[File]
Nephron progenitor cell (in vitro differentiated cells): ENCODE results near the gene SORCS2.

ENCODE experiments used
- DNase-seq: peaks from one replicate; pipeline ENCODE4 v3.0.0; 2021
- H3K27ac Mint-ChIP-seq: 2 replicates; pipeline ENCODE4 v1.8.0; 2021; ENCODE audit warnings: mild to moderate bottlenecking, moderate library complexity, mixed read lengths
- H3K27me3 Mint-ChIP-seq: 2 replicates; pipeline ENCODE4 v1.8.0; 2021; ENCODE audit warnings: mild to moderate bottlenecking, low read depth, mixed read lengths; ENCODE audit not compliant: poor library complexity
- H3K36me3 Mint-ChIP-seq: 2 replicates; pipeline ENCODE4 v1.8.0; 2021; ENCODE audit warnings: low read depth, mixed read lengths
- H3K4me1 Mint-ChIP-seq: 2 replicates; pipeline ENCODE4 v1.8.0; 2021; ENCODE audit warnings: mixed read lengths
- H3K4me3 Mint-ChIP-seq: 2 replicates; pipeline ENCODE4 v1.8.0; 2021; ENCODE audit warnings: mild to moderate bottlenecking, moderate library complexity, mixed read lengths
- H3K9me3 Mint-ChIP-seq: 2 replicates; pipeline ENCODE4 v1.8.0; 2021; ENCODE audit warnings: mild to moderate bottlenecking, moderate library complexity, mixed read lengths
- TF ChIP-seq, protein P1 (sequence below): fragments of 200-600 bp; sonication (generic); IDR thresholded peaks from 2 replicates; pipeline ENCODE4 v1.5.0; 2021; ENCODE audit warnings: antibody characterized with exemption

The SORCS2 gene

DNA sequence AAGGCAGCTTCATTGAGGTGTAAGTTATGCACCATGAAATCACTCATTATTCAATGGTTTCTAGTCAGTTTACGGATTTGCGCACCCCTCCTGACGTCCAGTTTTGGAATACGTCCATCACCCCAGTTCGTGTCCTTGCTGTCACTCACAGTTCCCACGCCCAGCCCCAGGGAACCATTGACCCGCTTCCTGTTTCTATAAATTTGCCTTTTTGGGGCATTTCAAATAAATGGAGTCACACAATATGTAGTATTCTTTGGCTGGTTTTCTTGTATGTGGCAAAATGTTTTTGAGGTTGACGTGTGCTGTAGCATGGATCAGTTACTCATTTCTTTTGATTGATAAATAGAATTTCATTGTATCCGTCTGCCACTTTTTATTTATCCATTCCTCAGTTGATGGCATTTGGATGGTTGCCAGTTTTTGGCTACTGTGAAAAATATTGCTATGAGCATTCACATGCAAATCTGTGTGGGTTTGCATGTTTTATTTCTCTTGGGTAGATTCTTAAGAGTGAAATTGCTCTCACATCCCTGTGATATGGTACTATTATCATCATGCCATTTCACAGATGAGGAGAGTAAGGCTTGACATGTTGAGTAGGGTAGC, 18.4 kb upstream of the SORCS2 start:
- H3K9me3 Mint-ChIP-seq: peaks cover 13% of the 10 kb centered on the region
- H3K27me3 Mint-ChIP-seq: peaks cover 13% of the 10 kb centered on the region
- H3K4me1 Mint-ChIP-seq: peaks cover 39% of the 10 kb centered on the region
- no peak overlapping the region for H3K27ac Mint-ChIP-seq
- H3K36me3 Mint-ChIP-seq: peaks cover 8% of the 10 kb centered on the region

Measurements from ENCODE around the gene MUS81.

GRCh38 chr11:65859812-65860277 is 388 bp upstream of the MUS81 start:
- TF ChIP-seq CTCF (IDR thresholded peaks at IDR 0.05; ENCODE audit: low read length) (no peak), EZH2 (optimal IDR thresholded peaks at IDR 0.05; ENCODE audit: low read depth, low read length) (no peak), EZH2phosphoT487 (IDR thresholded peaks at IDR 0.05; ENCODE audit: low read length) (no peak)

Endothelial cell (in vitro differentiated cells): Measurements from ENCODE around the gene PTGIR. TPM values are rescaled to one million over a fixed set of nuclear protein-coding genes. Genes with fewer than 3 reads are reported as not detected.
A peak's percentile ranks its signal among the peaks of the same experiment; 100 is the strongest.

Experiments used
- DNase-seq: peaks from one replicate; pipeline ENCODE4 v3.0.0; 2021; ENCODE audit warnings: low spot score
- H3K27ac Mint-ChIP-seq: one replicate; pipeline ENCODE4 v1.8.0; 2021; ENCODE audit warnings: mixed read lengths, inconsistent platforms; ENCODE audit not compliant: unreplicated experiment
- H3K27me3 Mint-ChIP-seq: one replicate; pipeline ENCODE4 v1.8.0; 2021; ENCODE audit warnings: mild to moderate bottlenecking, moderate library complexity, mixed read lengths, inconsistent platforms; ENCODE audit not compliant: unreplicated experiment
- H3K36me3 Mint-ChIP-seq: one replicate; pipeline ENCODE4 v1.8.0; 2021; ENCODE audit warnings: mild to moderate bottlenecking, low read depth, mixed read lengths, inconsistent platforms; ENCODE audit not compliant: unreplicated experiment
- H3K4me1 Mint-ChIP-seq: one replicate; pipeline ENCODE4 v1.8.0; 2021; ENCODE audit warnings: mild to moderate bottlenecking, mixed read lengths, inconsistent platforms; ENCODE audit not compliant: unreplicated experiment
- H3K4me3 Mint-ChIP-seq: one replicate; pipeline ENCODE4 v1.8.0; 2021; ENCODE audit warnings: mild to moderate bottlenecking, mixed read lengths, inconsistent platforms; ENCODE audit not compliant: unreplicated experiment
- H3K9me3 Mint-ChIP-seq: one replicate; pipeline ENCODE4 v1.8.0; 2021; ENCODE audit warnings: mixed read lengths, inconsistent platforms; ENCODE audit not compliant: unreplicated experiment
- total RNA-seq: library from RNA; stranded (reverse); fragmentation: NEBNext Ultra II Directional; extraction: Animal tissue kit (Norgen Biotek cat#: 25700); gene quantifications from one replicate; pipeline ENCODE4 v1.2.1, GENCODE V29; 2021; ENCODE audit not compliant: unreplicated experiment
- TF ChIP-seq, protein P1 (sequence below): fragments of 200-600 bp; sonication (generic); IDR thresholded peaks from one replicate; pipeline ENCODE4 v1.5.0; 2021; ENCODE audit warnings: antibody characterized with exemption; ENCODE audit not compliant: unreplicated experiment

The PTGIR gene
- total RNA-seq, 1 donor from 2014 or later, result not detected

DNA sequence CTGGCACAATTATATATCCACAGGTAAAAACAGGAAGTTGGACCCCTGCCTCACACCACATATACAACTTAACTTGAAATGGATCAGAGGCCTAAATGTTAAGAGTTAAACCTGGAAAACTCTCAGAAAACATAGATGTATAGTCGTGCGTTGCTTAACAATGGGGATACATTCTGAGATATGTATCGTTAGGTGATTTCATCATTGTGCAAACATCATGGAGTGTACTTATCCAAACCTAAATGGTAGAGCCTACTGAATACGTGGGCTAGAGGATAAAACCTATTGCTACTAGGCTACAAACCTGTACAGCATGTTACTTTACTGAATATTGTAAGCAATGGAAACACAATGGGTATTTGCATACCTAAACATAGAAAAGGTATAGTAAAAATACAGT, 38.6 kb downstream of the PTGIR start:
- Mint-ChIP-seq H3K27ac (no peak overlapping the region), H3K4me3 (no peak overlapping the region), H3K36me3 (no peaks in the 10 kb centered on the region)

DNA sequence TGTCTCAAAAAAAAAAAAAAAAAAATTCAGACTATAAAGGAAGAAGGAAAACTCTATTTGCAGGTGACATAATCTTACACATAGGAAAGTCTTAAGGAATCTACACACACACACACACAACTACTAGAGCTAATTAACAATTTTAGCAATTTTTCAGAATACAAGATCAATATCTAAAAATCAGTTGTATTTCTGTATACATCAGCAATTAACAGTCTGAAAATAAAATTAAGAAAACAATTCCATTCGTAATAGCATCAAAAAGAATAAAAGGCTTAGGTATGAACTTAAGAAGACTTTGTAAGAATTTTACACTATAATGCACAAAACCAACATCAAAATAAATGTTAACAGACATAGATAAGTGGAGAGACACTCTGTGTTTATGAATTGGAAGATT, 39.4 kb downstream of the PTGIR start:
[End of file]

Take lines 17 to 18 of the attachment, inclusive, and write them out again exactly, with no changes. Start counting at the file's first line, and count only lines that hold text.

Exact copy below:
- H3K36me3 Mint-ChIP-seq: peaks cover 8% of the 10 kb centered on the region

Measurements from ENCODE around the gene MUS81.